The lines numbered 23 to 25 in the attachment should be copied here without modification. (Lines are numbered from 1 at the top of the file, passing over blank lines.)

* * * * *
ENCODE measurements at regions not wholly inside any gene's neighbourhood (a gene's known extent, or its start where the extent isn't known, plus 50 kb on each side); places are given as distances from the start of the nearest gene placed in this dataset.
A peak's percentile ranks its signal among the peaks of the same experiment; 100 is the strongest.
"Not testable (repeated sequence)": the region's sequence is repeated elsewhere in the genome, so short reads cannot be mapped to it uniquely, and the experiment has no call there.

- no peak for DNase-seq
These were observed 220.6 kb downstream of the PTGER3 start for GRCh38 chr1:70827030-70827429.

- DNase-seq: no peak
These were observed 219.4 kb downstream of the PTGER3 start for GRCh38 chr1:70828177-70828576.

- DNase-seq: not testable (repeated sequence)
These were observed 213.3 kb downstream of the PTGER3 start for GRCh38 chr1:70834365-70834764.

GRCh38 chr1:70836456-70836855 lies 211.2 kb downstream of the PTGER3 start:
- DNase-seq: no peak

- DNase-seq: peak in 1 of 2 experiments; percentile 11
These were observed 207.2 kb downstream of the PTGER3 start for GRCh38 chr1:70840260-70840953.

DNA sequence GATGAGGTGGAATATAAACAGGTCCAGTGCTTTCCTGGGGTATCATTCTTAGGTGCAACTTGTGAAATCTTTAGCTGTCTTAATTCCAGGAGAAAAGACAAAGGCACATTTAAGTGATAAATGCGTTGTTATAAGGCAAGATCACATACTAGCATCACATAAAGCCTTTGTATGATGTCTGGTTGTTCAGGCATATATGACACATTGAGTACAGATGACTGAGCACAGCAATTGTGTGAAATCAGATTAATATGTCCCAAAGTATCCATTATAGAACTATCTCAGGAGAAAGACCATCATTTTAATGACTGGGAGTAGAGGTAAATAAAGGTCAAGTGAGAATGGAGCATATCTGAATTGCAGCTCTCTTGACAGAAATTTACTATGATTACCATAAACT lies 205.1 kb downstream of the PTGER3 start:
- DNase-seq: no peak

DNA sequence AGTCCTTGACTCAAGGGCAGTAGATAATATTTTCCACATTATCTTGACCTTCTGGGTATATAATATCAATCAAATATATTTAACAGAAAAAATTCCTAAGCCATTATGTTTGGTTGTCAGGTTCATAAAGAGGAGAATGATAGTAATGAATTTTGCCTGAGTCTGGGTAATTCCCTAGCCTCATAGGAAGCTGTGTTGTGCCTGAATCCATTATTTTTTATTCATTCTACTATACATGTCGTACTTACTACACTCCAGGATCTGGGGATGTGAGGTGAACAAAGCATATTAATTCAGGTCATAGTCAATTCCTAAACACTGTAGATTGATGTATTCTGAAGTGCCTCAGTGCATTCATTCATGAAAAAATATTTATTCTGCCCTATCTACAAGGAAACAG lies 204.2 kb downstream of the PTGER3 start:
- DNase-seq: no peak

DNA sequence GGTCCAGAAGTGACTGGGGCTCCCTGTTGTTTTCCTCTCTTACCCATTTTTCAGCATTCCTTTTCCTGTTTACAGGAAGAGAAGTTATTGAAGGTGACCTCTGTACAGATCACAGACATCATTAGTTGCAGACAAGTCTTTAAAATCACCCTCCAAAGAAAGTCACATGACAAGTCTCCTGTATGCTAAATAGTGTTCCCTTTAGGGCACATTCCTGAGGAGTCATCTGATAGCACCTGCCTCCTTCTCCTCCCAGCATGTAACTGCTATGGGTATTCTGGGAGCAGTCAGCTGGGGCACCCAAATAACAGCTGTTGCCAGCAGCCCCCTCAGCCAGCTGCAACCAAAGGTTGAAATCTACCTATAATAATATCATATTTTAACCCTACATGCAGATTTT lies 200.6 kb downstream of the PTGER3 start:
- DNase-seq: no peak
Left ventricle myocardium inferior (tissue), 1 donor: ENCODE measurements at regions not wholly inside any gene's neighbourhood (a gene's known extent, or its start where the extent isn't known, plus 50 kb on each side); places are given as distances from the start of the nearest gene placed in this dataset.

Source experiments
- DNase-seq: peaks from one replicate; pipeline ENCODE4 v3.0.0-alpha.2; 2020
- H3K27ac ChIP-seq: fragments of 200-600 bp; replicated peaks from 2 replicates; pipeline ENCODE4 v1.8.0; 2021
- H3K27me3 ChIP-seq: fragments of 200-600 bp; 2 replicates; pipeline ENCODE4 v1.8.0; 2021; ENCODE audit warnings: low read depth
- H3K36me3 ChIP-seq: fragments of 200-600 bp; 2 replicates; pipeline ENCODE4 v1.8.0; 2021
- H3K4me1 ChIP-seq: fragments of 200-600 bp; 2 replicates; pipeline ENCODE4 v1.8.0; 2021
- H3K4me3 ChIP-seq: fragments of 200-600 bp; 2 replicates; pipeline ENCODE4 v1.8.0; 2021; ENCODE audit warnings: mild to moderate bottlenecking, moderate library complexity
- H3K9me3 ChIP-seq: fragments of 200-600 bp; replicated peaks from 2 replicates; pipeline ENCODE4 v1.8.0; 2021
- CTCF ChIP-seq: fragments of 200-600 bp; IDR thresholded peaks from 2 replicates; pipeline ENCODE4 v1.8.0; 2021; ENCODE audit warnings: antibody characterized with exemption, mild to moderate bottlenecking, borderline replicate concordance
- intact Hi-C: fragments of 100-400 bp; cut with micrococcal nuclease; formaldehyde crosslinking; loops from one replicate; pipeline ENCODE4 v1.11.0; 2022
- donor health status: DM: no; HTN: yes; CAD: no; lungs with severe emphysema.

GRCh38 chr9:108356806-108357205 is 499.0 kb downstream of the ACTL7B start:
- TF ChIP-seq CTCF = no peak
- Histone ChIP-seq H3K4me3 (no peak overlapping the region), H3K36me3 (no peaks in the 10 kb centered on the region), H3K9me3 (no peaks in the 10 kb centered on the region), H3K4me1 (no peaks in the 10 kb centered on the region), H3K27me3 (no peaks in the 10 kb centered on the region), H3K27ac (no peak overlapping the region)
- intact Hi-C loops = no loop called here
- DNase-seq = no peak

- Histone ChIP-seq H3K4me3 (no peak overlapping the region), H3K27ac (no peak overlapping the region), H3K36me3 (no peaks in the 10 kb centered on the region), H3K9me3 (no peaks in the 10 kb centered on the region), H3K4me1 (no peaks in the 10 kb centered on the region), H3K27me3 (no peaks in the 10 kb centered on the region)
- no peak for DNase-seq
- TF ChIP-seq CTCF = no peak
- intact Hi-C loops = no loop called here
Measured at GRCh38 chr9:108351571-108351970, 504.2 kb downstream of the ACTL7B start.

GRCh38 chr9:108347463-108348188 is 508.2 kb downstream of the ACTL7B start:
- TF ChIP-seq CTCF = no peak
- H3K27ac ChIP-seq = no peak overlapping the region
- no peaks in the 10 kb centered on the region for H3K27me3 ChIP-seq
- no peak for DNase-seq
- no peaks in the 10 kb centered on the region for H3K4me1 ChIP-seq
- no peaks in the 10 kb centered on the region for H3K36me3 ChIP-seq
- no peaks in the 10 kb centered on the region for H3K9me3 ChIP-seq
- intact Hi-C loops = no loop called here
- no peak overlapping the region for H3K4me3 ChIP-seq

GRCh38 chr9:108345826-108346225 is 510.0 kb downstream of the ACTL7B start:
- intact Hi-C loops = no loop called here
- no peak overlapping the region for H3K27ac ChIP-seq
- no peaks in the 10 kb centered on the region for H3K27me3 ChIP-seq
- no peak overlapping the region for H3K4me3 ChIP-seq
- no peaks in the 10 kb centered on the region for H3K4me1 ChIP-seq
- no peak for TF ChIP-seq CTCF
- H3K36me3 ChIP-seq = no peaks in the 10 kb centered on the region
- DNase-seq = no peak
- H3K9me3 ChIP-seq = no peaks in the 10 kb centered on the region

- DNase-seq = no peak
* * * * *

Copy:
- H3K27ac ChIP-seq: fragments of 200-600 bp; replicated peaks from 2 replicates; pipeline ENCODE4 v1.8.0; 2021
- H3K27me3 ChIP-seq: fragments of 200-600 bp; 2 replicates; pipeline ENCODE4 v1.8.0; 2021; ENCODE audit warnings: low read depth
- H3K36me3 ChIP-seq: fragments of 200-600 bp; 2 replicates; pipeline ENCODE4 v1.8.0; 2021